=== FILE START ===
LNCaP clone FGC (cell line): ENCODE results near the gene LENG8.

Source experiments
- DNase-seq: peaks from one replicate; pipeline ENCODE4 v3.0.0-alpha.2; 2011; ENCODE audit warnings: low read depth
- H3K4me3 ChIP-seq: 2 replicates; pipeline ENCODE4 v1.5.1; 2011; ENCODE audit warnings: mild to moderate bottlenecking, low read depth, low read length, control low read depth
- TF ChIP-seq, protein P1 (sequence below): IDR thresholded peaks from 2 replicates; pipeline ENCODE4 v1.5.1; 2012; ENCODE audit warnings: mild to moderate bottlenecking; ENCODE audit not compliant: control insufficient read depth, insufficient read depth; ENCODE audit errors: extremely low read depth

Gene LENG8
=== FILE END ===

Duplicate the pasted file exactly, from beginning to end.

LNCaP clone FGC (cell line): ENCODE results near the gene LENG8.

Source experiments
- DNase-seq: peaks from one replicate; pipeline ENCODE4 v3.0.0-alpha.2; 2011; ENCODE audit warnings: low read depth
- H3K4me3 ChIP-seq: 2 replicates; pipeline ENCODE4 v1.5.1; 2011; ENCODE audit warnings: mild to moderate bottlenecking, low read depth, low read length, control low read depth
- TF ChIP-seq, protein P1 (sequence below): IDR thresholded peaks from 2 replicates; pipeline ENCODE4 v1.5.1; 2012; ENCODE audit warnings: mild to moderate bottlenecking; ENCODE audit not compliant: control insufficient read depth, insufficient read depth; ENCODE audit errors: extremely low read depth

Gene LENG8